Archive for May, 2013

Orthodox Joy

Christ is risen! Truly He is risen!
Χριστός Ανέστη! Αληθώς Ανέστη!
Христос Воскресе! Воистину Воскресе!

I do not wish to pick on our non-Orthodox friends too much, but I have a very near and dear friend whose current belief system combines elements of Buddhism and modern Paganism, though he was raised in a family that is a mix of German Protestants, Sicilian Catholics and Russian Jews. He describes himself as having both “Catholic and Jewish guilt with a side of Protestant angst”. Having heard this, I was stumped when I tried to come up with the Orthodox equivalent. I could not fill in the blank in the phrase, “Orthodox (blank)”. Is there as much guilt in Orthodoxy as is attributed to Catholicism and Judaism? I had to think long and hard about the answer to this, and for some time, I was not able to come up with much of anything.

Another friend of mine, a fellow parishioner at the Orthodox parish which I attend, asked me why I did not invite my aforementioned friend to church some Sunday. I replied that my friend had issues with the whole of the Judaeo-Christian tradition because of his experience of “Catholic and Jewish guilt with a side of Protestant angst”. My fellow parishioner said that maybe he should experience some “Orthodox joy”. I had to stop and consider this for a minute or two, since I had assumed that Orthodoxy would naturally have emotional baggage similar to the Catholic and other liturgical/sacramental Christian traditions, perhaps a form of “Orthodox guilt” similar to the Catholic and Jewish forms thereof.

However, as I reflected on this, my experience of Orthodoxy, particularly in recent years, has not been one of guilt, but one of joy. Sometimes, I experience the joyful sadness of Great Lent, and at other times, the bright joy of Pascha. I have always assumed for most of my life that Catholicism and Orthodoxy were very similar, Why, then, is there this profound difference between “Catholic guilt” and “Orthodox joy”? Again, for some time I had not even the inkling of an idea as to why this should be so.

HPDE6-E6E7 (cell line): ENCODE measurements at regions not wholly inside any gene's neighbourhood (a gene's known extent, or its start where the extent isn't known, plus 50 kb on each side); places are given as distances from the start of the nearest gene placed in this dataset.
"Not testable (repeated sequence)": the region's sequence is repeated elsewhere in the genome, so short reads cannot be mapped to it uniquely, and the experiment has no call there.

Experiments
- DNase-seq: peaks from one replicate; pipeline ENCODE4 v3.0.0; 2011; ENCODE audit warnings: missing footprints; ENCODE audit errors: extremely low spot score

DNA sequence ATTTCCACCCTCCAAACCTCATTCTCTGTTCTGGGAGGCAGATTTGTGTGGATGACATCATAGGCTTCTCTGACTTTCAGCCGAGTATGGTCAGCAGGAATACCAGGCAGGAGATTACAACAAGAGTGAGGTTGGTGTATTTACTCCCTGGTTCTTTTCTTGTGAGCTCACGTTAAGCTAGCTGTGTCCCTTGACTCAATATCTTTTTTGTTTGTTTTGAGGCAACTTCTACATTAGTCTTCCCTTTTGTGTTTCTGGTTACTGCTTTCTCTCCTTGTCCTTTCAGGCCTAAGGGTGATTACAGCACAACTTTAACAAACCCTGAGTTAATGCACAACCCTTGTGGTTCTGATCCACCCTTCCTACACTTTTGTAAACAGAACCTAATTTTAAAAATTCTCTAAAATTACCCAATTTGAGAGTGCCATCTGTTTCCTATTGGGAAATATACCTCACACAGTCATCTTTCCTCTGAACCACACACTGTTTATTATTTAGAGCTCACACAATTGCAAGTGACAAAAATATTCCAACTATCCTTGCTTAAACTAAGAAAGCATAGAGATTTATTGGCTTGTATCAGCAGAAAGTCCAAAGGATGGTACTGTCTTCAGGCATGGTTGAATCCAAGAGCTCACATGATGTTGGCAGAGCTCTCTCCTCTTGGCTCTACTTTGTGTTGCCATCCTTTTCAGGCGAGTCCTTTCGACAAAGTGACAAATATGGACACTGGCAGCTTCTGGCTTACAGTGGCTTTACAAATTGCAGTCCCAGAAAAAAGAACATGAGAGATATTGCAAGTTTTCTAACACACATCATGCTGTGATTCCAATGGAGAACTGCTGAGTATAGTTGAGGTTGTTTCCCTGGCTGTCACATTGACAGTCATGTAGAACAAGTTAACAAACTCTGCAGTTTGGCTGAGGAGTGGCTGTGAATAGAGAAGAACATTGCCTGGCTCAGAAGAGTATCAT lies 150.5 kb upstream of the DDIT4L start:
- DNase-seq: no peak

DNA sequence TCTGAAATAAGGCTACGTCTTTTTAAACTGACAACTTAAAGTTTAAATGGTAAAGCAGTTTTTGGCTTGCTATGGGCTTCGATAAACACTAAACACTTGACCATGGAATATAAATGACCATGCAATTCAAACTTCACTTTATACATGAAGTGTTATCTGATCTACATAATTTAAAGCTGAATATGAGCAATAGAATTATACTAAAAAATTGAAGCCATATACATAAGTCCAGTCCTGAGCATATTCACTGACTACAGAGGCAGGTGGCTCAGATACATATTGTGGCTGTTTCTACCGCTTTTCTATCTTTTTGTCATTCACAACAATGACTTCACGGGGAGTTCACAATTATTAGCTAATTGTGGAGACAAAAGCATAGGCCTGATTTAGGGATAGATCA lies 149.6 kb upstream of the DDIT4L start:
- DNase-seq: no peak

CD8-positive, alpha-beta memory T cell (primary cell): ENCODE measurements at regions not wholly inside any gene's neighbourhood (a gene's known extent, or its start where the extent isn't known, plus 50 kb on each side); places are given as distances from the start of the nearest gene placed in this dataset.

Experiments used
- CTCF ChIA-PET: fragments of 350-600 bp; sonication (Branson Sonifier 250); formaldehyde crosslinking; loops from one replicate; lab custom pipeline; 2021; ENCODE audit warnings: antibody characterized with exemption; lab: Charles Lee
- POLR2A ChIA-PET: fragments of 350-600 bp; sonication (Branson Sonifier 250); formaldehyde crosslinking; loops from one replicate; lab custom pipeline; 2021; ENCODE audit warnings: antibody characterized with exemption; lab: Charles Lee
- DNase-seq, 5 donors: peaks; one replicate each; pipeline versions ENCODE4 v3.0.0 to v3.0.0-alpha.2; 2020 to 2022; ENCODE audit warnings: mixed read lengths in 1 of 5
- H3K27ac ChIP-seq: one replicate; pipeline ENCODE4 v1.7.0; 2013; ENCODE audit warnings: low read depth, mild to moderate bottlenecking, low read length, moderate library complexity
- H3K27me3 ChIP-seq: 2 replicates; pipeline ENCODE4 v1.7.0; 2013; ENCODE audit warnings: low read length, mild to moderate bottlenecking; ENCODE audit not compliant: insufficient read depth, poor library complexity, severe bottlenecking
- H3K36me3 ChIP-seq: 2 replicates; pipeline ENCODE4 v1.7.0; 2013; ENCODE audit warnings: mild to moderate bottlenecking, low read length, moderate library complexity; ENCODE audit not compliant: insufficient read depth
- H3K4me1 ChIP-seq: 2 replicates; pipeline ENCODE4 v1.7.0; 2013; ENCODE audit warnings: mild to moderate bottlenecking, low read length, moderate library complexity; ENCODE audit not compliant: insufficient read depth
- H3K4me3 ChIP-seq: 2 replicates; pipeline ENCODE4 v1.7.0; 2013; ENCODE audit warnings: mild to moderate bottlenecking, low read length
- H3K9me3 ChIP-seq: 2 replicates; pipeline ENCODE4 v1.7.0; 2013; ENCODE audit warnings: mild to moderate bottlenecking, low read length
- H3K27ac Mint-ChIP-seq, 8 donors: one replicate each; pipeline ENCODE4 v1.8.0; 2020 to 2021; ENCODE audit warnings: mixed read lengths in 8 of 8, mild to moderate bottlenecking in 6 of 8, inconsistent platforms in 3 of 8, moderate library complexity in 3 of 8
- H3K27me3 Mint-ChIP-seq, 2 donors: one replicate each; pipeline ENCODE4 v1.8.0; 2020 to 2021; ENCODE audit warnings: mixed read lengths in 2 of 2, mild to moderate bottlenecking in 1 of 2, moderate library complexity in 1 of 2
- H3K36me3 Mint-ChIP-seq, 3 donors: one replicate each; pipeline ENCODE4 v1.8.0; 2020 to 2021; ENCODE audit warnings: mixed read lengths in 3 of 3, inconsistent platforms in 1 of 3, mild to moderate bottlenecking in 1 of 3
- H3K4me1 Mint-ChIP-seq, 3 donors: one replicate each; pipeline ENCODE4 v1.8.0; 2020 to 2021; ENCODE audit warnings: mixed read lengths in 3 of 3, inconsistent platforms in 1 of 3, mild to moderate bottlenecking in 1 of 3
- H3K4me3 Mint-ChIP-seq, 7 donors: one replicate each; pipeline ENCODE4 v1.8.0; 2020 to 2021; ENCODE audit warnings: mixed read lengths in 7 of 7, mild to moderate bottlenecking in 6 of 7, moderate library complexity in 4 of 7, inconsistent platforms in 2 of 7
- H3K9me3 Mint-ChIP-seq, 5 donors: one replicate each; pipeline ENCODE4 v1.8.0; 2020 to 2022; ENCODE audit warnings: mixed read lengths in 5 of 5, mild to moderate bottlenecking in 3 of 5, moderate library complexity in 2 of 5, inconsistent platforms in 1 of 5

As I pondered this, my mind kept turning over and over again to Pascha. I thought back to a quotation by Archimandrite Lev Gillet, a “monk of the Eastern Church” and a French convert to Orthodoxy: “O strange Orthodox Church. so poor and so weak, and at the same time so traditional and yet so free, so archaic and yet so alive, so ritualistic, and yet so personally mystical, Church where the pearl of great price is preciously preserved, sometimes beneath a layer of dust – Church that has so often proved incapable of action, yet which knows, as does no other, how to sing the joy of Easter.” (Quoted in The Orthodox Church by Timothy [Bishop Kallistos] Ware, pp. 180-181.)

As I write this, I have just finished the long journey through Great Lent and Holy Week, having spent this weekend celebrating the most joyful and holy feast of Pascha. An online acquaintance, a priest in an independent jurisdiction of the Syriac tradition wrote, “Everyone who calls themself a Christian, regardless of denomination or liturgical tradition, should attend a Byzantine Rite Paschal service at least once in their life”. I would heartily agree, yet I still cannot put into words precisely why the Byzantine Pascha so effectively and powerfully expresses the joy of Christ’s Resurrection. Perhaps, someday I might be able to put words to my experience of the mystery of Paschal joy, but as of this Pascha, I have yet to be able to find the vocabulary to do so with any degree of justice or accuracy. For now, I must be content to experience the joy of Pascha, and in time, words may come.